A Heartfelt Thank You from Malawi
Photo by Marcia Fingal
The video camera pans across a group of mothers and their young children gathered in Mphunzi, a village in the east African country of Malawi. One woman speaks on behalf of all: “I thank RCA for timely funding, which has helped the kids get porridge and to improve their health. May the Lord bless you richly.”
The mothers who gathered wanted to express their gratitude for a feeding program that greatly improves their children’s health—and sometimes even saves their lives.
RCA Africa mission supervisor Derrick Jones shot the footage. The woman who speaks in the video clip, Jane Chikakuda, is co-coordinator of community development for the Nkhoma Synod of the Church of Central Africa Presbyterian. She oversees the synod’s RCA-sponsored Malawi Children’s Feeding Program, which is offered in four locations in central Malawi. The RCA has funded the program since 2005; each year, RCA churches and individuals send $20,000 to support it.
Through the program, women learn to care for severely underweight, malnourished children under the age of five who are either infected with HIV/AIDS or have lost one or both parents to the disease. During Malawi’s season of drought and food shortage, the program cares for 120 malnourished children who are affected by extreme poverty and HIV/AIDS. The difficult food months run from December or January through August or September.
In its first five years, the feeding program reduced the number of hunger-related childhood deaths in the area by 75 percent.
In Malawi, malnutrition among children under age five, especially in rural communities, is a major cause of death. In its first five years, the feeding program reduced the number of hunger-related childhood deaths in the area by 75 percent.
One story of survival
In January 2013, Logeso’s mother, who was HIV-positive, gave birth to him and his twin brother. She was weak and did not produce enough milk for both boys. After a few weeks, Logeso’s mother and brother both died, leaving Logeso in the care of his grandmother. Extremely malnourished, Logeso was near death too.
Upon learning of the situation, workers for Malawi’s Ministry of Health recommended Logeso and his grandmother to the Malawi Children’s Feeding Program.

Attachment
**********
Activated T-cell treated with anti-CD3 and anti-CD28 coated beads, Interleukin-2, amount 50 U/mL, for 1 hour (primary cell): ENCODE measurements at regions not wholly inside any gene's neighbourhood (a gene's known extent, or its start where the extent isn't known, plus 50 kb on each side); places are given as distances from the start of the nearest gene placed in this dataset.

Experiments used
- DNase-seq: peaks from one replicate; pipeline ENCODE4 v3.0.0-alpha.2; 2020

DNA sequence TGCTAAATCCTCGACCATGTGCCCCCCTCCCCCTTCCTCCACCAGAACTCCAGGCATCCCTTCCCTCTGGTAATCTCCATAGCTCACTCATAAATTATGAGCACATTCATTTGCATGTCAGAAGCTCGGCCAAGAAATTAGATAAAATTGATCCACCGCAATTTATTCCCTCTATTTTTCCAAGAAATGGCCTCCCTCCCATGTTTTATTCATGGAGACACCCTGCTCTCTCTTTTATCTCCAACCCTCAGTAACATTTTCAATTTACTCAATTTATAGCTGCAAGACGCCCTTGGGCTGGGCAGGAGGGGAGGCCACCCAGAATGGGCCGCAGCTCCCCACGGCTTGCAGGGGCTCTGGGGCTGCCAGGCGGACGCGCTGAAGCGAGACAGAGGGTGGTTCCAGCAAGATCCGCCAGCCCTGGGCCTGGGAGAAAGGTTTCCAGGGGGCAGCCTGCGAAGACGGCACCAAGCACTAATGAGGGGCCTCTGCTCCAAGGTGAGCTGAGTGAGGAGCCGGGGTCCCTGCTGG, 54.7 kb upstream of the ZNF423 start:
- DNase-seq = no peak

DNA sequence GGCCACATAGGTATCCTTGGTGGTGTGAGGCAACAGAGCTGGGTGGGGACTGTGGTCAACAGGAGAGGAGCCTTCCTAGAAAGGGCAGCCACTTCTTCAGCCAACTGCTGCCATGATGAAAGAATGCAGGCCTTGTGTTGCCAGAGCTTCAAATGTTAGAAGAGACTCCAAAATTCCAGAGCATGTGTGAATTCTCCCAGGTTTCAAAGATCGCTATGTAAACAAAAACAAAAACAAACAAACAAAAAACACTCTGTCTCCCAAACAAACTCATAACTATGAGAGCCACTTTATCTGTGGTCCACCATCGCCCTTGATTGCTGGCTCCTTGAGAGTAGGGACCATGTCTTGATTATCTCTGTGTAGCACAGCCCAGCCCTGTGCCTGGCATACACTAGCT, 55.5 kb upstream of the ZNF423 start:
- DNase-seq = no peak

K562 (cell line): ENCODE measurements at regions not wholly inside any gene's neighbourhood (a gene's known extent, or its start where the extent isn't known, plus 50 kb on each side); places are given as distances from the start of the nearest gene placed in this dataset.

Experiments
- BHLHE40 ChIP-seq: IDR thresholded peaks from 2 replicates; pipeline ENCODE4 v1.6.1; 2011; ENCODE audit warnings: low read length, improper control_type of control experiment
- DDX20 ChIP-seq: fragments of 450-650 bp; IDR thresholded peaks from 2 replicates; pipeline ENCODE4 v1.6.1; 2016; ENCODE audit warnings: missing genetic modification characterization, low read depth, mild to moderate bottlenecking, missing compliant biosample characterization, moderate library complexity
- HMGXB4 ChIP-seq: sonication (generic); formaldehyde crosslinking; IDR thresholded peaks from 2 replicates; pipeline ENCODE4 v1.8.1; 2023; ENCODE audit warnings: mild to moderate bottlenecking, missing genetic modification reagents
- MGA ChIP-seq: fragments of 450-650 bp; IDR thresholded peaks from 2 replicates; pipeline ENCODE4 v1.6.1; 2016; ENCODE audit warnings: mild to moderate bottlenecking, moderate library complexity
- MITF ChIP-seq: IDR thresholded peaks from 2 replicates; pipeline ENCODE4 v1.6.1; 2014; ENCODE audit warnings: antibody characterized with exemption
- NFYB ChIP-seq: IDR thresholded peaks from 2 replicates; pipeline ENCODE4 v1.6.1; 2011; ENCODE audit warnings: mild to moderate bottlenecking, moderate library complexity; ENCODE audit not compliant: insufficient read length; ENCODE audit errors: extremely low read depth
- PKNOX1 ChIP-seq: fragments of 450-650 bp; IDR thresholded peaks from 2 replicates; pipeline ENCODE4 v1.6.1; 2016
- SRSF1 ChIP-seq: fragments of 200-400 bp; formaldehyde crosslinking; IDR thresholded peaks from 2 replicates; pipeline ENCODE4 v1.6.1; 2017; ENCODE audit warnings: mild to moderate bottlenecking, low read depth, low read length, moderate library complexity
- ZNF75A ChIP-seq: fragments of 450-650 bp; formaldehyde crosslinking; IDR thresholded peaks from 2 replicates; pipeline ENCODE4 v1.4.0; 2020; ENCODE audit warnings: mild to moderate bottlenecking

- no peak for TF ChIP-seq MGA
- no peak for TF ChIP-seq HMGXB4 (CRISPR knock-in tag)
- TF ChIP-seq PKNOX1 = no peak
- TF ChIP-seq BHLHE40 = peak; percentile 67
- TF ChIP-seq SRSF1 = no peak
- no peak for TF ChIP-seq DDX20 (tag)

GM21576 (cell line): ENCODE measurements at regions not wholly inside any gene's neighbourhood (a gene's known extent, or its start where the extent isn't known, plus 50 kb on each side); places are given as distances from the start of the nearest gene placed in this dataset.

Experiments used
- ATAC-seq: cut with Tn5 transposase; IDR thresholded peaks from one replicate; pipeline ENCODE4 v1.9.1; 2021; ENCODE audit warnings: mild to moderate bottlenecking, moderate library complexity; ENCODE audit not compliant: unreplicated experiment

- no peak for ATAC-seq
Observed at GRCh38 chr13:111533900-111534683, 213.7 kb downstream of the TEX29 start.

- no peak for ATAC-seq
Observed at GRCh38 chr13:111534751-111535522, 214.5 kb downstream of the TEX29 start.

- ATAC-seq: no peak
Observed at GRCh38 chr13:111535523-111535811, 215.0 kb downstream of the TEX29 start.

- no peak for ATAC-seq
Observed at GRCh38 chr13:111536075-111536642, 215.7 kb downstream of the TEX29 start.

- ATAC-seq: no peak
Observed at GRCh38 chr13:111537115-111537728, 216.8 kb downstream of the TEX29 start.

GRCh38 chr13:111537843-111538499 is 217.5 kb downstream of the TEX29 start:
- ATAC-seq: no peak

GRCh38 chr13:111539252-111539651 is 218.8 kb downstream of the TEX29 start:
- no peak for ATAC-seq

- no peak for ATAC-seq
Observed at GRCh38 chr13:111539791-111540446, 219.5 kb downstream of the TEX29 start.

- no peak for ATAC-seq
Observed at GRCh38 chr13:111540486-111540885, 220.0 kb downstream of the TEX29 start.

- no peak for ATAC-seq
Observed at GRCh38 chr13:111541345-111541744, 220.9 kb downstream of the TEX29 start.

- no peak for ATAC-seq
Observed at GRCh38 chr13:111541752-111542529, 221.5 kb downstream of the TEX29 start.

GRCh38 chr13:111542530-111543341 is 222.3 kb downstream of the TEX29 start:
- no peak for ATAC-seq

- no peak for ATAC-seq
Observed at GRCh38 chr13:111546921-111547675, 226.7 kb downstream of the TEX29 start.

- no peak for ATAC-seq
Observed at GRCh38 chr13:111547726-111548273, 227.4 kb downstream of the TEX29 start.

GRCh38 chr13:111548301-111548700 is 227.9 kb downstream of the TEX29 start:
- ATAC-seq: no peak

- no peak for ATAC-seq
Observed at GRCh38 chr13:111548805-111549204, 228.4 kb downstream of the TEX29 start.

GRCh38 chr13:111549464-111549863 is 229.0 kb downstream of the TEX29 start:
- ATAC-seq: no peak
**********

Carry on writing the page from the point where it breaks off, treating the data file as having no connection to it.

Juliet Kanduna, the local community development facilitator from Nkhoma Synod, made sure Logeso received goat’s milk and porridge made with likuni phala, a high protein supplement. Every two weeks a worker from the Ministry of Health weighed him and provided basic healthcare and monitoring. This included measuring his upper arm circumference, a way to assess his nutritional status.
After 10 months, Logeso was growing and gaining weight, although he still suffered from malnutrition and was underweight for his age. Kanduna was hopeful that he would reach a normal weight in a few months and learn to walk.
“There are few things that tug at the soul in a more palpable way than a mother who cannot feed her child,” says Marcia Fingal, who visited the nutrition program on behalf of her church last summer. Fingal, a journalist and documentary filmmaker, attends Marble Collegiate Church (RCA) in New York City. Marble Collegiate provided desks for students in Malawi and South Africa, and Fingal and Marble Collegiate pastor Shari Brink traveled to see the ministries there firsthand.
“I felt optimistic about the work being done there,” says Fingal.
“I saw children at different stages on the nutrition spectrum and caregivers showing up to this program to learn new ways of caring for their little ones. The staff told us about the important work of teaching caregivers how to correctly prepare likuni phala, the high energy protein supplement the children take; how to grow local, nutritive crops; and how to maintain proper home health and sanitation care—all crucial steps to saving young lives.”
Kanduna, the community development facilitator who supervised Logeso’s recovery, also trains women in how to grow nutrition-rich, drought-resistant crops like soya, groundnuts, pigeon peas, maize, and cassava, and how to make more nutritious meals.
“There is a chronic poverty that cripples so much of the developing world, and as fervent followers of Jesus Christ, I believe we have a mandate to do something,” says Fingal. “Supporting this feeding project is a small step.”
Watch the video of mothers and children in Mphunzi village: www.rca.org/malawifeeding.
Pray for health and food security for the children served by this program and their families.
Give to the Malawi Children’s Feeding program: www.rca.org/malawifeeding.